I found out only in the last couple months that Dick Gordon’s parents were also mayors of Olongapo City and that his dad died from an assassin’s bullet. I also googled around and found out that Gibo Teodoro is the son of former Social Security System (SSS) Administrator Gilbert Teodoro (Senior), a man I used to see quite a lot as a kid. And Manny Villar, a name I only came to know several years after graduating from university? Well, I have no idea who his parents are.
That leaves popular presidential candidate Benigno “Noynoy” Aquino III. While I believe I can be forgiven for not knowing who Dick’s, Gibo’s, and Manny’s mommies and daddies are until recently (or not at all in the case of Manny), not knowing who Noynoy Aquino’s parents are even twenty years ago would probably have gotten me into serious trouble if I were a security guard.
Boss, no ID, no entry.
Noynoy Aquino (rolls down heavily-tinted window of his car):
Alam mo ba kung sino ako?
[Translation (from the cultural context): “Do you know who my mommy and daddy are?”]
Boss! (Snaps a salute and opens the gates)
Noynoy Aquino’s campaign is all about his parents — a stark contrast to the other presidential aspirants who are their own men. Their parents hardly figure at all in their campaign. Their campaigns are built upon their own essence and their own personal achievements. Even the liabilities they bring to their campaign are their own. And when these liabilities are scrutinised and brought to bear by their detractors, they own up to them.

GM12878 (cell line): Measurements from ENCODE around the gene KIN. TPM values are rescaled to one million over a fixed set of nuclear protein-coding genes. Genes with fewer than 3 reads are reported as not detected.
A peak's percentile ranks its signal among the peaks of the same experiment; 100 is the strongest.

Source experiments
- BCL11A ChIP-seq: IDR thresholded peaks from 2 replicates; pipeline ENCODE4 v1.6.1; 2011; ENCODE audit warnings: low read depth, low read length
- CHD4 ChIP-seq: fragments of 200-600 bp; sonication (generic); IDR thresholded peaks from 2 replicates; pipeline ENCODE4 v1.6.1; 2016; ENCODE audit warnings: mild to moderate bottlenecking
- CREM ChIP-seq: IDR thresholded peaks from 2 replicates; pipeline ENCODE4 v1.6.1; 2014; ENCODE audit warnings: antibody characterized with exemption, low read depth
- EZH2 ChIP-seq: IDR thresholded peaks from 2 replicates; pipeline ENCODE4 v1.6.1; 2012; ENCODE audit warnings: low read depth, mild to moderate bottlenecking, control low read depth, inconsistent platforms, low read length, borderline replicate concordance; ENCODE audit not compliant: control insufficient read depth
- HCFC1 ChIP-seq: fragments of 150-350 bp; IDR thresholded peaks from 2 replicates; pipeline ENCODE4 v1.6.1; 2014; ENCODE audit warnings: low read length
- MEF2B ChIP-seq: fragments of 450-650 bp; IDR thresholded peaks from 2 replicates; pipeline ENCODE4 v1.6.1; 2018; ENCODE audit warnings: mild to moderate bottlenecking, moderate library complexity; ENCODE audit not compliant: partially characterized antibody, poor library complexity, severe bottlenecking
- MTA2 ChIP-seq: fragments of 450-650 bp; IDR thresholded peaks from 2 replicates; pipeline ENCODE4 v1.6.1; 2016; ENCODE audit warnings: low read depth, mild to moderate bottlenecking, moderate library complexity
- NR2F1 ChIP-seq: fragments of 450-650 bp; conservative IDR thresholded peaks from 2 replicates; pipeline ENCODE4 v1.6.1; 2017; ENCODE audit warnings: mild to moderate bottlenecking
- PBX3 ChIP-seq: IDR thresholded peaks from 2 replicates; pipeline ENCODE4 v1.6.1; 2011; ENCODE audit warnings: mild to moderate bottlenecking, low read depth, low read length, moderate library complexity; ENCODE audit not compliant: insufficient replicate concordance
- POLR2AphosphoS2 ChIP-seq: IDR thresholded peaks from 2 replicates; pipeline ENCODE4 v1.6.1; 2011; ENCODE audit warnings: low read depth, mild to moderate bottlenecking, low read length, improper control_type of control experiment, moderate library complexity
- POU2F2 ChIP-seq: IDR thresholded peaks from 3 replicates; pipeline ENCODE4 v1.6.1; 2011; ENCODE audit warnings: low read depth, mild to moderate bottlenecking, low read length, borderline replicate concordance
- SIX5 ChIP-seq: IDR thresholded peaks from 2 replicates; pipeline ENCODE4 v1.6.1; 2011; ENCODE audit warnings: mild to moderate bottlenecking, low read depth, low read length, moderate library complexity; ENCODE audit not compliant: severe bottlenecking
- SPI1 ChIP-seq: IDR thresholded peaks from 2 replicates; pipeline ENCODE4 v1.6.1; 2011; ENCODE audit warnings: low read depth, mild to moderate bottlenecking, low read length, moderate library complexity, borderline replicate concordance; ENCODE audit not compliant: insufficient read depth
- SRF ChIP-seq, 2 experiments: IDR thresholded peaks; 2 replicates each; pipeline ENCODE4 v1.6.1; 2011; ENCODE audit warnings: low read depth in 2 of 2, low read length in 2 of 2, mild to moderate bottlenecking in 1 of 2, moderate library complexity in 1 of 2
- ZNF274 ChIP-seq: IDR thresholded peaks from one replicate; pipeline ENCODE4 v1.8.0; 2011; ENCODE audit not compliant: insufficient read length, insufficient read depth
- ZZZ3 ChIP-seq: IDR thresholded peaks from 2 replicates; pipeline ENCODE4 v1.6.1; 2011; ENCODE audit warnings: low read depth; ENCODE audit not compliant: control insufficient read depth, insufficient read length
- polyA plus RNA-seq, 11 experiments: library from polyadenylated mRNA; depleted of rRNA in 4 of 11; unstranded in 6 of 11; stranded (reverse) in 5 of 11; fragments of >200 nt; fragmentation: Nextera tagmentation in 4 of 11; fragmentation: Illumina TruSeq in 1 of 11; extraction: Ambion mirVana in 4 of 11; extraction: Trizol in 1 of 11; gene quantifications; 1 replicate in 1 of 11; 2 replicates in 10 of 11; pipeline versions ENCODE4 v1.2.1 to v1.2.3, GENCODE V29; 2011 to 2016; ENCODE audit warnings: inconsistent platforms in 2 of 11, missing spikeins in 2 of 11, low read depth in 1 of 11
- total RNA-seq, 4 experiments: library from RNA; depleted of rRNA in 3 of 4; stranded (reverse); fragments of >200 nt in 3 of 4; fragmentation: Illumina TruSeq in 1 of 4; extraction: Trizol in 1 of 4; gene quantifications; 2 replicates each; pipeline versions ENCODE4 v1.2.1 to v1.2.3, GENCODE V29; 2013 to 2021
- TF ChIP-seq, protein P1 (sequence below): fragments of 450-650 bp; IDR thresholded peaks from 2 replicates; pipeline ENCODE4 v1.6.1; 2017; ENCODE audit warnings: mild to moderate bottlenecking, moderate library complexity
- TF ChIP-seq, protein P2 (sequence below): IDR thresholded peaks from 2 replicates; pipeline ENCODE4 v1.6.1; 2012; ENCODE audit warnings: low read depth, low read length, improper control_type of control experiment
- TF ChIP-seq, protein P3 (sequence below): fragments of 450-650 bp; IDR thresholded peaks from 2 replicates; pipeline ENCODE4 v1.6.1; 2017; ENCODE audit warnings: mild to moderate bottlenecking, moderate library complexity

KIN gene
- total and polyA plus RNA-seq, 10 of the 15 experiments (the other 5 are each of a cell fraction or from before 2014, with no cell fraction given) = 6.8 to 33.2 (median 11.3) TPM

So who is Noynoy Aquino? He is his parents’ son. Hmmm… ano pa ba…? Well, lemme see: He is all about being an Aquino. He is all about Edsa “revolutions” and some nebulous idea of “goodness” that he inherited from his clan — a “goodness” nobody can quite put their finger on without invoking an almost religious fervor that befits that of a medieval feudal society more than a modern 21st Century one. His primary liability — the Hacienda Luisita thingy — is not even his own. It is a liability he also inherited from his folks. Not surprisingly, when challenged with that liability, instead of owning up to it, he distances himself from it.
Manuel L Quezon III (I know who his grand-daddy is!) makes something of the final “home stretch” to the coming elections in May, quibbling around statistics on, say, undecided voters and “machineries” for delivering statistical outcomes and whatnot. But, really, if you step back, take a bigger-minded perspective and ask how different this 30-day “home stretch” actually is from the last eight to twelve months, the average non-“expert” (a badge of honour among those who beg to differ) would be left scratching his head. That’s because the “home stretch” is no different to the overall lead-up. Indeed, regardless of the timescale that frames one’s perspective, the whole thing is really just (a) Noynoy Aquino piggybacking his campaign on his pedigree, (b) all the rest chipping away at his “lead” in the “surveys”, and (c) hardly any real platform based on relevant issues and concrete vision presented.
Is the 2010 elections going to be about the future? I doubt it. Not if Noynoy Aquino dominates the popular sentiment and not if the words Edsa “revolution” still continue to find their way into the National “Debate”. For even a glimmer of light shed into the future, I’d look to the other presidentiables — even if I don’t know who their parents are.